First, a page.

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Prescribing as an intervention became open to suitably qualified mental health nurses (MHNs) across England in April 2003. Initially, MHNs were only able to act as supplementary prescribers (SPs) – prescribing through a patient-specific clinical management plan, formulated collaboratively with a doctor and patient, and based on a diagnosis established by a doctor. In 2006, the British National Formulary (BNF) was opened up to appropriately qualified MHNs. Within their area of competence, independent prescribers (IPs) can therefore diagnose and prescribe any licensed medicines and some controlled drugs without supervision from a doctor.
Original policy objectives for non-medical prescribing (NMP) came from the NHS plan (Department of Health 2000) to improve care, choice and access to medicines. Independent prescribing (IP) has the potential to further streamline the care provided in acute and community mental health services and improve service users' access to prescribed medicines (Jones 2006, 2008); nurse prescribing could also potentially help improve concordance (Wilhelmsson & Foldevi 2003, Nolan & Bradley 2007) and generally enhance information and education (Smith & Hemingway 2005).
The same training programme qualifies nurses for both supplementary prescribing (SP) and IP, with a generic preparation common to all nursing specialities. Nurses are required to ensure that their prescribing practice remains within their area of competence and the limits of their knowledge (Department of Health 2007). The majority of trusts across England have implemented governance strategies and policies for NMP (Latter et al. 2011). With respect to MHN prescribing, the majority of trusts have developed local processes specifying that nurses should prescribe as SPs before gaining IP status (Dobel-Ober et al. 2010). Transition between SP and IP typically lasts between 6 and 12 months and often includes additional training or mentorship (Dobel-Ober et al. 2010).
Mental health nurses have experienced a number of difficulties utilizing the SP role. Barriers to implementation include a lack of remuneration for taking up the role, unsupportive medical colleagues, limited administrative support (Kaas et al 1998, Bradley et al. 2008), limited organizational readiness, misunderstanding among colleagues, lack of confidence in ability to prescribe (Latter & Courtenay 2004, Smith & Hemingway 2005, Skingsley et al. 2006, Bradley et al. 2008, Elsom et al. 2008) and difficulties in defining MHN's remit for prescribing practice in order to assure continued competence to prescribe (Bradley, Hynam & Nolan 2007). Level of interest taken by different trusts has also varied significantly (Dobel-Ober et al. 2010). Consequently, a relatively low number of MHNs than hoped have undertaken prescribing training and a large proportion of those who have trained have not implemented their roles in practice (Gray et al. 2005, Norman et al. 2007, Dobel-Ober et al. 2010).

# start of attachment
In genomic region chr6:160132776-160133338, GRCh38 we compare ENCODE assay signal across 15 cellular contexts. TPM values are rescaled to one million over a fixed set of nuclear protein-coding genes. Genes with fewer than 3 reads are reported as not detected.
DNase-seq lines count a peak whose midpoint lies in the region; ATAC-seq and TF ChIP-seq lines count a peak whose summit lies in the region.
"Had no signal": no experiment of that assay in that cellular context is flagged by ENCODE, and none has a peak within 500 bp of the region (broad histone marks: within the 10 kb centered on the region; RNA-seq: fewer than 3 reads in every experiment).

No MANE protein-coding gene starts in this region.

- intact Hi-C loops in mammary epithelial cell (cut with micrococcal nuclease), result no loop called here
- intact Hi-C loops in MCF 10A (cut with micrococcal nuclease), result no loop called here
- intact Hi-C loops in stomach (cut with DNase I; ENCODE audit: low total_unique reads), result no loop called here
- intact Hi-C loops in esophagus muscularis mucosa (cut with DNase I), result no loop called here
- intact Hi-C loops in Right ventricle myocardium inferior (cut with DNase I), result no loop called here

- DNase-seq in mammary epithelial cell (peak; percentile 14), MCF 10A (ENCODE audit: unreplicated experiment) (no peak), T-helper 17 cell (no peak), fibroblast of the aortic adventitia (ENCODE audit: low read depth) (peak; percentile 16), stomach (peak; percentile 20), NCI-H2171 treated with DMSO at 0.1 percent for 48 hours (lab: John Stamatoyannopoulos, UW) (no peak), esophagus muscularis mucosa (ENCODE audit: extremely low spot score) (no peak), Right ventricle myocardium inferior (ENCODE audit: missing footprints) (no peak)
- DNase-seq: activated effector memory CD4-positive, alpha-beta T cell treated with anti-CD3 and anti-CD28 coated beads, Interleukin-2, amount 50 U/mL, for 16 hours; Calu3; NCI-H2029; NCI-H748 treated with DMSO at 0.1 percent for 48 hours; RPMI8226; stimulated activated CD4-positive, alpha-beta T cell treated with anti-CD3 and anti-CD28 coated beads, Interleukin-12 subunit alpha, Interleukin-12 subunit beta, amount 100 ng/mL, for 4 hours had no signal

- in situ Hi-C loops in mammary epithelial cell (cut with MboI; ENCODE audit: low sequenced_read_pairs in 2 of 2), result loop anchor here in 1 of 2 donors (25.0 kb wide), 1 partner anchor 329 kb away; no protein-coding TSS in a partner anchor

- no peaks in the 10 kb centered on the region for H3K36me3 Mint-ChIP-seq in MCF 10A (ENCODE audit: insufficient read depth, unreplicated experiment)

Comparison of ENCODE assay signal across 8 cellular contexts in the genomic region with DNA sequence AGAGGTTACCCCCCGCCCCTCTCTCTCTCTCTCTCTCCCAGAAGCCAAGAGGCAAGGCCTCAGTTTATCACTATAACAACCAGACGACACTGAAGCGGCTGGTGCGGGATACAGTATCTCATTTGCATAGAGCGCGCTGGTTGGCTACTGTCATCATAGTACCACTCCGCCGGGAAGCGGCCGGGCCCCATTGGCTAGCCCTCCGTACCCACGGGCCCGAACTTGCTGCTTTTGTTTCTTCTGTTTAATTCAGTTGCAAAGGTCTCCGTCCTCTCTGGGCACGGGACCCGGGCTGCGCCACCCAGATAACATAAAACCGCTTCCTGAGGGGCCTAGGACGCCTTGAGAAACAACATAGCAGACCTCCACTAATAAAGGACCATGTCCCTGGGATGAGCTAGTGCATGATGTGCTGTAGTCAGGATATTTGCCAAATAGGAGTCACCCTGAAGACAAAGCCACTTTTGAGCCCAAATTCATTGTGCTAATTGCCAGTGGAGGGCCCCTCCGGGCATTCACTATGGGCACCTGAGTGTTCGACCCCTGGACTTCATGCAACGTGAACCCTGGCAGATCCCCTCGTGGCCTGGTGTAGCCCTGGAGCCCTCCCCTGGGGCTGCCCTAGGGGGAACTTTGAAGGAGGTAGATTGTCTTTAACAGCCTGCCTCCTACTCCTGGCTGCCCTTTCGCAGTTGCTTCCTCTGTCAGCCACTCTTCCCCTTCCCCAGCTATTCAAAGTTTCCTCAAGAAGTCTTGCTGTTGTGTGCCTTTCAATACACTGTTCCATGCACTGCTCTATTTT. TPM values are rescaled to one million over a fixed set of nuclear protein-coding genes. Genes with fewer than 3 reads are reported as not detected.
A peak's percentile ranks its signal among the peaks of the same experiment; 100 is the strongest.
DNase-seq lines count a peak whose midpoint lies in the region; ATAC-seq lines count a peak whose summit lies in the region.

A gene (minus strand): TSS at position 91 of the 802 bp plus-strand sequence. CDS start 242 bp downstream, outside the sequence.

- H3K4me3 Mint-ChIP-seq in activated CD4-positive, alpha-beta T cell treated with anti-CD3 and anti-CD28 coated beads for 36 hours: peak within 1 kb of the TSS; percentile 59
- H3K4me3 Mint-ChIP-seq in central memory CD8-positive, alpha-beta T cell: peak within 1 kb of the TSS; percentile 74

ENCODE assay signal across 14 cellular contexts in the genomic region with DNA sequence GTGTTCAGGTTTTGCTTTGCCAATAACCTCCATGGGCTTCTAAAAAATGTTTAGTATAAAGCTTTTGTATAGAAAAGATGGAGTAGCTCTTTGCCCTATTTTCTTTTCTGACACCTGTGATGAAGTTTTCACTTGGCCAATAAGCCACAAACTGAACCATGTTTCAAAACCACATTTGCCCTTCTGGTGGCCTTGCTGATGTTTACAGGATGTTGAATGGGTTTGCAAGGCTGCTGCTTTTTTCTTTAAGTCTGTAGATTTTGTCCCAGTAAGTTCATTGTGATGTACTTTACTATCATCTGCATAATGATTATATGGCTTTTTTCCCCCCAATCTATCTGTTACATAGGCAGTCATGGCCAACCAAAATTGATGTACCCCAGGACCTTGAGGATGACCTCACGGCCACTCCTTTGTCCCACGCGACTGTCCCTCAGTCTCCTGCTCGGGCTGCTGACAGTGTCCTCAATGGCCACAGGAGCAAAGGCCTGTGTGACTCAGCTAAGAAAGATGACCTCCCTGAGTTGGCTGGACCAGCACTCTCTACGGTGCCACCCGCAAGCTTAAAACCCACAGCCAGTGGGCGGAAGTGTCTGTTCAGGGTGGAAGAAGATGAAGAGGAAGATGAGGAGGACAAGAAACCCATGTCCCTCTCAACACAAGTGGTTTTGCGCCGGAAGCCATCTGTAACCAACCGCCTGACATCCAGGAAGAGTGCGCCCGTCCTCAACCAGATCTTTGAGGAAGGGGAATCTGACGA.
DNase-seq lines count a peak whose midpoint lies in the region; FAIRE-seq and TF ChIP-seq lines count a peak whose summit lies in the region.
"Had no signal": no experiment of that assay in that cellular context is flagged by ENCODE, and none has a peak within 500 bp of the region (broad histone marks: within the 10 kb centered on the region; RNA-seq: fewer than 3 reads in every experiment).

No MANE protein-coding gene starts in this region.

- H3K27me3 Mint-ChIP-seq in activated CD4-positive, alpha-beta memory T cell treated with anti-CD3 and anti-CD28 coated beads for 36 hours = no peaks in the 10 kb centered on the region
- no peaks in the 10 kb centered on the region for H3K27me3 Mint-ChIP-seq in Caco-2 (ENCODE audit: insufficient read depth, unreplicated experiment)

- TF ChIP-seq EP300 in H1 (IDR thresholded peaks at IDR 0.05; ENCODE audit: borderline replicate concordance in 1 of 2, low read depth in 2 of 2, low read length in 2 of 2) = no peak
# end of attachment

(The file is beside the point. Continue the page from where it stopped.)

The project reported here was carried out by a trust in the West Midlands with funding from the Strategic Health Authority.
Shortly before this project started, a number of activities and governance structures had been implemented to support NMP within the trust. A register of active nurse prescribers was developed, supported by an annual approval to practice form and a defined return to practice process. A competency framework was designed to promote continued professional development for trained prescribers and several peer support groups were developed. Meetings also took place with managers and doctors in order to raise their awareness and understanding of the NMP role. Clear criteria were set out for nurses aspiring to undertake NMP training and for their managers.
The main aims of the project were to increase the number of active independent MHN prescribers and ensure good practice among new and existing IPs. Lack of self-confidence and structured support have been identified as barriers to becoming active prescriber (Hemingway 2005, Skingsley et al. 2006) and discussions with local IPs seemed to confirm this perception. By setting out a clear framework and guidance, specific formularies were expected to increase prescribers' confidence and promote transition to IP for those who had remained inactive or had only prescribed supplementary. Formularies were also expected to provide renewed support for existing IPs.